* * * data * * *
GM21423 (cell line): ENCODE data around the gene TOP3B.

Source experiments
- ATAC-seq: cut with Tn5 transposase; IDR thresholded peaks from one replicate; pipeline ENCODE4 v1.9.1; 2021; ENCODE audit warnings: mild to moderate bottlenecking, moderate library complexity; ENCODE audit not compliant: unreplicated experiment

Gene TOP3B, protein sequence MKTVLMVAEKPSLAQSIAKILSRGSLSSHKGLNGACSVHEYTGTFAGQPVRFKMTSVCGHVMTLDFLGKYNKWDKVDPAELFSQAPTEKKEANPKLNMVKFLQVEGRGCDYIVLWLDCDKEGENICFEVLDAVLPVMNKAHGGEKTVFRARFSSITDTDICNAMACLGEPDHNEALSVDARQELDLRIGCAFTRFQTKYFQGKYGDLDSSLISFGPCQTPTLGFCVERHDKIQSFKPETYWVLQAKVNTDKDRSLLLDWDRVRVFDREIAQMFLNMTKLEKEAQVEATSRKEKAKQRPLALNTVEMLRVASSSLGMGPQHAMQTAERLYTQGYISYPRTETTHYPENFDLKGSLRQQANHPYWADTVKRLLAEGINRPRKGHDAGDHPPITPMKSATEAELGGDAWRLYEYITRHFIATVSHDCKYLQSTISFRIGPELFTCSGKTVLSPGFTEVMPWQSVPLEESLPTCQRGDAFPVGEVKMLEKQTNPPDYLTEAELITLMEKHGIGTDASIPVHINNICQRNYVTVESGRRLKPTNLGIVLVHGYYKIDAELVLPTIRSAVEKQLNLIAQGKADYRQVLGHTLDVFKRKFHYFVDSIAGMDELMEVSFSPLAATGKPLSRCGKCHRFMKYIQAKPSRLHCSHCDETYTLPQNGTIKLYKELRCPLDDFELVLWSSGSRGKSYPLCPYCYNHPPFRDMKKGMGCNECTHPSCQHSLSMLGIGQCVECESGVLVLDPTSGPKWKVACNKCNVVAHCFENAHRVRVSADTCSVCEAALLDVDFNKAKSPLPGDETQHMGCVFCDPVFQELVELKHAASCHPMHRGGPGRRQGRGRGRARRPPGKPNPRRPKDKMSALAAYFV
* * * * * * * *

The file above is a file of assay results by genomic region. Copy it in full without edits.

GM21423 (cell line): ENCODE data around the gene TOP3B.

Source experiments
- ATAC-seq: cut with Tn5 transposase; IDR thresholded peaks from one replicate; pipeline ENCODE4 v1.9.1; 2021; ENCODE audit warnings: mild to moderate bottlenecking, moderate library complexity; ENCODE audit not compliant: unreplicated experiment

Gene TOP3B, protein sequence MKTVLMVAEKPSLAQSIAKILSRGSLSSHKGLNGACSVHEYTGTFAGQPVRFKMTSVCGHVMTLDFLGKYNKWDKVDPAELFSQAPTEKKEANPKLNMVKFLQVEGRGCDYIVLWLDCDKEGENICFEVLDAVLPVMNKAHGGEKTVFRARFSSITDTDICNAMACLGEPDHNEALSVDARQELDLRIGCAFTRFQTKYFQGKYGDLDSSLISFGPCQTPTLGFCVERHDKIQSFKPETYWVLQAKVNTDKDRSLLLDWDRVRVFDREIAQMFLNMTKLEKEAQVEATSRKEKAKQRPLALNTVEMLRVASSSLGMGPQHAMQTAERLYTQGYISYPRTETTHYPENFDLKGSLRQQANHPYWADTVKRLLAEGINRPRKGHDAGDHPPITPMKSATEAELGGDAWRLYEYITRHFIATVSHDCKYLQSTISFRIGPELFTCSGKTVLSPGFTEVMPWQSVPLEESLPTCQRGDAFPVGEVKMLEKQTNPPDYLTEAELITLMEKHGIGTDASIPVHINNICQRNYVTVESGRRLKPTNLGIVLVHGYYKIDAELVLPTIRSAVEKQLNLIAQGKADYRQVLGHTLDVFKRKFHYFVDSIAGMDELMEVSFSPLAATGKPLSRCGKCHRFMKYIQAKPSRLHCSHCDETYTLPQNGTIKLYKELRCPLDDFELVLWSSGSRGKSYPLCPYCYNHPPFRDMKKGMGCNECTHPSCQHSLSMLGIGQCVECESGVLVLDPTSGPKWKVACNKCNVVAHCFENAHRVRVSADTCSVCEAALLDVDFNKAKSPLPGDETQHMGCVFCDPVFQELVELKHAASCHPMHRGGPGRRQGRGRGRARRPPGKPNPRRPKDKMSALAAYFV